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I'd start by sending them an invoice. Include the number of hours shooting and editing so they see that. In addition you should note that all video and product are owned by you and you retain all copy rights until fully paid. Note the date the "final" project was delivered to them and the amount of time that has transpired without being paid. State clearly you expect full payment in seven days. Send this letter by certified mail.

At the end of seven days (assuming they haven't paid or otherwise contacted you) send them a letter stating that the use of the video, dubs, edited versions, disseminated is violating your right of ownership and use of the video. State that you retain your right to use legal means to collect this debt or their use of the video. Send this certified mail too.

If you have a friend who is a lawyer you may want to consder a "lawyer's letter." They aren't very expensive (especially if the lawyer is a friend) and can be quite threatening to the receiver.

At the very least you will have either justifiable annoy them or cause them anguish without any impolite threatening.

BTW if you have or can get an email address for them, send them a DAILY invoice in PDF form. Make sure the file is the largest their account can accept without bouncing (which may be between 5MB and 20MB). In addition send them a DAILY PayPal invoice reminder. Once set up, it'll take only a few seconds of your time in the morning. Be persistant, DAILY, Weekends TOO.

Now if you really wanted to be personal and threatening you might separately send them a letter stating that any public and/or legal disclosure of the theft of your services and use of video without license may cast a dark cloud on the basketball career of their daughter. Saying this will certainly peeve them but may very well undermine the more legal approach stated above.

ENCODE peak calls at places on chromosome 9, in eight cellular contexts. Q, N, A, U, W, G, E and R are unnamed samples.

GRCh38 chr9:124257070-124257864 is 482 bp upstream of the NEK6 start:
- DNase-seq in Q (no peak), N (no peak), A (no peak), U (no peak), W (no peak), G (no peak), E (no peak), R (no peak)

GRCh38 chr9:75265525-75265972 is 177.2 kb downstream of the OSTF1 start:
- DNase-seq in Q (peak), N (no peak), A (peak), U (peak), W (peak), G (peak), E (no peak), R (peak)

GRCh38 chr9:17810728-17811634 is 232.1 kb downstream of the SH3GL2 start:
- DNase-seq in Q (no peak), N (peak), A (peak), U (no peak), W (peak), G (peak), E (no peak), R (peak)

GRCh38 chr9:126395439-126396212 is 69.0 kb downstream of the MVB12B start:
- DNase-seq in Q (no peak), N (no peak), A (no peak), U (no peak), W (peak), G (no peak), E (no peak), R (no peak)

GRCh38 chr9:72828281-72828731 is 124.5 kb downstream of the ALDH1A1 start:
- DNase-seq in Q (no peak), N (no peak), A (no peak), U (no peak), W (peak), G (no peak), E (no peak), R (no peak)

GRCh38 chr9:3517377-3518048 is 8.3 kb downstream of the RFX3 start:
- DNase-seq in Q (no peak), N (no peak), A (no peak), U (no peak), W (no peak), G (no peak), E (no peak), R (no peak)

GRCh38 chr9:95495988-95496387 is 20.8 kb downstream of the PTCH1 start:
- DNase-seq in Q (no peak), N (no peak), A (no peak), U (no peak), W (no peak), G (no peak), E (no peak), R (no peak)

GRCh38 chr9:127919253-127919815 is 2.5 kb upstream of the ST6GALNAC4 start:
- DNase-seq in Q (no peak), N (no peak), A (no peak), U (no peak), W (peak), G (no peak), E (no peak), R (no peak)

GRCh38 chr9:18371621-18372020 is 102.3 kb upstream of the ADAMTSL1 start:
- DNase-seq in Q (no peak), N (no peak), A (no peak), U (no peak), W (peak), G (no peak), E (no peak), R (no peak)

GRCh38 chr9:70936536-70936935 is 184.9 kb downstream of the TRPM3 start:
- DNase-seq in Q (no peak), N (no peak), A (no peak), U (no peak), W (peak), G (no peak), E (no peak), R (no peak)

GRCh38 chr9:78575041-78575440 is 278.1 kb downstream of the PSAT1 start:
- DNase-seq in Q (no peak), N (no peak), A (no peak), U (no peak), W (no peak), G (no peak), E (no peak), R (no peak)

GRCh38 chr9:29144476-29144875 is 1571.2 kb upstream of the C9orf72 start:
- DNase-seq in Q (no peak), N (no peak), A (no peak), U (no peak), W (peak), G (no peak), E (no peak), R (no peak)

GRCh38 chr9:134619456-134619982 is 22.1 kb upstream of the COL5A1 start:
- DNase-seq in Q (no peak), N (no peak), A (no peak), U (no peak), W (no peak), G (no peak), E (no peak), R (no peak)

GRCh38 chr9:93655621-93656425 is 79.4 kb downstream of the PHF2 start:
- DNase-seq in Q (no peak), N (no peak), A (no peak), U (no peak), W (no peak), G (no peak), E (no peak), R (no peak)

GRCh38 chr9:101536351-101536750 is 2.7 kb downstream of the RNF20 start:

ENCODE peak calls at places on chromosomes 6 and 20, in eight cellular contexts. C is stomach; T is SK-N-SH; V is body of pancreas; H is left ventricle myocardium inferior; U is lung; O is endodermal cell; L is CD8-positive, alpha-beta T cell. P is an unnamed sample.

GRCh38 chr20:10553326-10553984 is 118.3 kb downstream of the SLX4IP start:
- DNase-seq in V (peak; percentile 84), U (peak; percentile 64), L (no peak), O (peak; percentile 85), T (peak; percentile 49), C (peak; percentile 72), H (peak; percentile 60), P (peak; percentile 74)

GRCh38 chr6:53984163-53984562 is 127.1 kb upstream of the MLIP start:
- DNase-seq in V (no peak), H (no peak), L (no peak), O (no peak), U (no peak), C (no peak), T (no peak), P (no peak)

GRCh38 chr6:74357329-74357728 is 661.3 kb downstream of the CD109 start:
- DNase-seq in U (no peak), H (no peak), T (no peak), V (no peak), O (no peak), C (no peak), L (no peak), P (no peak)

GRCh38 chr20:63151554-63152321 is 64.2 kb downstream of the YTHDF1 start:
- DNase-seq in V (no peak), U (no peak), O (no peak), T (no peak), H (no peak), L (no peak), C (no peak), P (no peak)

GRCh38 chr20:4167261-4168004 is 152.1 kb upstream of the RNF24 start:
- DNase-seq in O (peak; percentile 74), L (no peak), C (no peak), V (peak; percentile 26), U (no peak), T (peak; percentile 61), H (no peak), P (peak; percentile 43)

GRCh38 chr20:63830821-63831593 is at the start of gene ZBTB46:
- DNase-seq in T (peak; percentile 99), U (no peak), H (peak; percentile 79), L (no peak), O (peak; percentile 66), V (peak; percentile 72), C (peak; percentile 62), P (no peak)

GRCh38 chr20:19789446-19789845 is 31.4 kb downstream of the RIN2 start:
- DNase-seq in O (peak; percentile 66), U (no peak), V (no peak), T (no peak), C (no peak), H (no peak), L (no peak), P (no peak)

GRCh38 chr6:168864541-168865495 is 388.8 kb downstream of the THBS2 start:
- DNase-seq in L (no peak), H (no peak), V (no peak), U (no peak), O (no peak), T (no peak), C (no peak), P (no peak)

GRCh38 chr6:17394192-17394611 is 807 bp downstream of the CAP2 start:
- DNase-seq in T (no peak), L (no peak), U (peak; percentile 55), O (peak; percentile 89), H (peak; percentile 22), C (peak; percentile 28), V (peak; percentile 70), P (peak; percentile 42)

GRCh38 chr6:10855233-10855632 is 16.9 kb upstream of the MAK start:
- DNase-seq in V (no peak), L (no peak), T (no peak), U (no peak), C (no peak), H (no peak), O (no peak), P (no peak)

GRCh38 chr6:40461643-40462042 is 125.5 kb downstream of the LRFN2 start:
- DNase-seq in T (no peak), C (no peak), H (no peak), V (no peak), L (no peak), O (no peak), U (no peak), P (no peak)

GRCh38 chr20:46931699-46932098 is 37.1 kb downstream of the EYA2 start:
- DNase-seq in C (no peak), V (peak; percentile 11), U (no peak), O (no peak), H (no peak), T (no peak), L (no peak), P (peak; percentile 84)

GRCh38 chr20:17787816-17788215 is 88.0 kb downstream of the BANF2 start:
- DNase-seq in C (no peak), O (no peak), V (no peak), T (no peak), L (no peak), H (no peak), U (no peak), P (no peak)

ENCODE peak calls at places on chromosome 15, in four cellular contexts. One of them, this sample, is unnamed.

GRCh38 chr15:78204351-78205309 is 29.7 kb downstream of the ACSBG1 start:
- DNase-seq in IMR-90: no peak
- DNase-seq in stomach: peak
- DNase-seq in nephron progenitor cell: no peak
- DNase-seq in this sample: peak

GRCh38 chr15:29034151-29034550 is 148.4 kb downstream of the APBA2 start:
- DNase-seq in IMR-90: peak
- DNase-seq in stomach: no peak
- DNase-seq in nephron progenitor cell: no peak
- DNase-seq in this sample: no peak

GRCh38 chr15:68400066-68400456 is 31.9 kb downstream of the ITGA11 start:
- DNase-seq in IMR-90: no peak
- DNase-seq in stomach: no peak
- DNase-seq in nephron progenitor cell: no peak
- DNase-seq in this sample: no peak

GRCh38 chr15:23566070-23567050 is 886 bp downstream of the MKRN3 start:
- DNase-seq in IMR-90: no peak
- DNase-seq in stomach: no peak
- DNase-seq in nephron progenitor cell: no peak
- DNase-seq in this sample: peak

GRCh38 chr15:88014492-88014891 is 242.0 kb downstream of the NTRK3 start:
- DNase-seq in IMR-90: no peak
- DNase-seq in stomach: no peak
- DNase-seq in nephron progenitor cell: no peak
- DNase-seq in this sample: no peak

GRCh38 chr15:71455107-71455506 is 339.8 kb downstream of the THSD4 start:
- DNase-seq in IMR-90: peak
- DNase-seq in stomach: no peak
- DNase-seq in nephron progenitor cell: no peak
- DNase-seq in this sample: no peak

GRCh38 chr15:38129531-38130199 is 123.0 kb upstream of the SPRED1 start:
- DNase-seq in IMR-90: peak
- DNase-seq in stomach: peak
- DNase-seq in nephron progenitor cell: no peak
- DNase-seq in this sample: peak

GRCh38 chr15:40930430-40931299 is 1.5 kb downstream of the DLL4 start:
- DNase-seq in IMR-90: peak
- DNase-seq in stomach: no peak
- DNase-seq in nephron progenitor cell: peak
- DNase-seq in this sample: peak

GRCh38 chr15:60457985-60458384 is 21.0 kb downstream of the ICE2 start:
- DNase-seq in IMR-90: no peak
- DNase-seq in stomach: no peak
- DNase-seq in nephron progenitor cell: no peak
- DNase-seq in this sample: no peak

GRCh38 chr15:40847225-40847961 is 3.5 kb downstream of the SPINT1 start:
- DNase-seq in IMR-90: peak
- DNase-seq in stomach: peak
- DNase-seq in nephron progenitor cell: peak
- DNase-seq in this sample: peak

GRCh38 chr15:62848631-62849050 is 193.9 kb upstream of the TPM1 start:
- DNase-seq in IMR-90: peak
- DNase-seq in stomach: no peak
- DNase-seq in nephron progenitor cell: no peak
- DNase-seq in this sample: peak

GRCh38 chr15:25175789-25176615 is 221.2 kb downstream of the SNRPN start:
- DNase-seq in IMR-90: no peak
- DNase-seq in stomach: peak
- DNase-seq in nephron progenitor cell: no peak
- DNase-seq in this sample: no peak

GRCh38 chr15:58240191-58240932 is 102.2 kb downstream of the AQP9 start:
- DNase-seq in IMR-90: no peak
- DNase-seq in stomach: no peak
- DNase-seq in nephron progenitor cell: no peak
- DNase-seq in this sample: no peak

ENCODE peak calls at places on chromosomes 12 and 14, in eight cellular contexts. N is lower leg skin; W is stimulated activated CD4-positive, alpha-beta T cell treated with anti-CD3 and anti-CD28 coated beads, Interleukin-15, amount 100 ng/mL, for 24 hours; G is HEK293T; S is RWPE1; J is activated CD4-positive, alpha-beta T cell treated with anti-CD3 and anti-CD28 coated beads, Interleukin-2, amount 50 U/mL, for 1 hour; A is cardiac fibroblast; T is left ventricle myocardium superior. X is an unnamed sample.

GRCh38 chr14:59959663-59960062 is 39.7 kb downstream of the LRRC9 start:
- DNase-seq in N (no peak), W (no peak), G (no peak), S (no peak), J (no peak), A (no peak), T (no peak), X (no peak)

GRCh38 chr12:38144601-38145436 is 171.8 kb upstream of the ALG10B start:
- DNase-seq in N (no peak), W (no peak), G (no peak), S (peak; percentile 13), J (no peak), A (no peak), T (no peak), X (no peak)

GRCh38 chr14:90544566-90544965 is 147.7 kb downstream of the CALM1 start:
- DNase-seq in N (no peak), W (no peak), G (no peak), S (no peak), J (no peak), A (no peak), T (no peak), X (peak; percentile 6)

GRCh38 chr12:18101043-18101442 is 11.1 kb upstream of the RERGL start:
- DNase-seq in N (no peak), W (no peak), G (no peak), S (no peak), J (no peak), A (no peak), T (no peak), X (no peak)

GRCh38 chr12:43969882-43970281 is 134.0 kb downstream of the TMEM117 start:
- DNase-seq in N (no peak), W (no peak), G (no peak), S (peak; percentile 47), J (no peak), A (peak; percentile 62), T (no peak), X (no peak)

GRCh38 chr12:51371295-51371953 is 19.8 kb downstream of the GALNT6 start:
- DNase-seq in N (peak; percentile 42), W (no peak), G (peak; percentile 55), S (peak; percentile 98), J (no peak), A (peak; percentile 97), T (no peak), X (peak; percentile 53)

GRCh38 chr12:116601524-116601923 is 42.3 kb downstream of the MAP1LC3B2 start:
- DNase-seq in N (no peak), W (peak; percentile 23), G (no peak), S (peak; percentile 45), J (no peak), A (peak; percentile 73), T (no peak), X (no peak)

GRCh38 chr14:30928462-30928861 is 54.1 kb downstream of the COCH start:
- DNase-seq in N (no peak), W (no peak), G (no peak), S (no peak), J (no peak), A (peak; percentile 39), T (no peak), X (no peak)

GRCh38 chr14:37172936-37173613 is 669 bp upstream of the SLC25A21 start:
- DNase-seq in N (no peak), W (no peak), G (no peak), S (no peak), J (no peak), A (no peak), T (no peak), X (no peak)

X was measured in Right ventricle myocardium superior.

I am not a lawyer but I've dealt with clients before. I was handed a check at the end of a shoot. The check bounced . . . some time later the client paid in three installments and felt so bad that they added extra money on the last payment.

Rules to remember for the future.
Have Client(Friend) pay up front or Deposit for booking, rest of payment on shoot day (for full job including the edit) or payment on (NOT after) delivery. They don't get the DVD unless they have payment. I do this even for friends. If they're getting a heavy discount I remind them that I might have to drop/delay the job for other higher paying work UNLESS they pay for that part of the job in advance.
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Old April 8th, 2006, 12:40 PM   #14
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also next time when you hand somebody a DVD/tape for approval ( you have received no $$) you might put a watermark ( logo/name very faint over whole clip) so they can't take it somewhere else to re-edit/copy .. make sure the watermark is near center - i know person that put it at bottom and client just did a letterbox to get rid of it .. once they pay - give them a clean copy ...

you don't send somebody a invoice every day .. does any company send you a bill everyday when you have been past due ?? .. you send them one with X days to pay .. then another when that becomes past due .. then you send a lawyer type letter .. then small claims ... if you send email/letter everyday don't be surprised if they take you to court ...
also you could PICKET in front of their house ?...
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Old April 8th, 2006, 10:46 PM   #15
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1. Contract. Draw one up. Clearly state the parties and their involvement, i.e. who makes the final judgement.

2. What is troubling is how you consider doing a 'favor', but then charge a 'fee'. As an editor, I know $250 is cheap labor. However, it may not be viewed that way by the clients, especially if $250 is a significant chunk of their weekly paycheck. There needs to be specific language to protect both parties, and to ensure everyone knows what is expected, and in this case, they knew that you were doing them a 'favor'.

3. Never offer such a low price again. You'll risk looking cheap, desperate or unprofessional. That places control squarely in your clients court, making them think that they can manipulate and abuse your services. Furthermore, you'll risk earning a reputation of being cheap.

4. Keep your head up, shoulders straight and shrug this off. There's many more clients out there.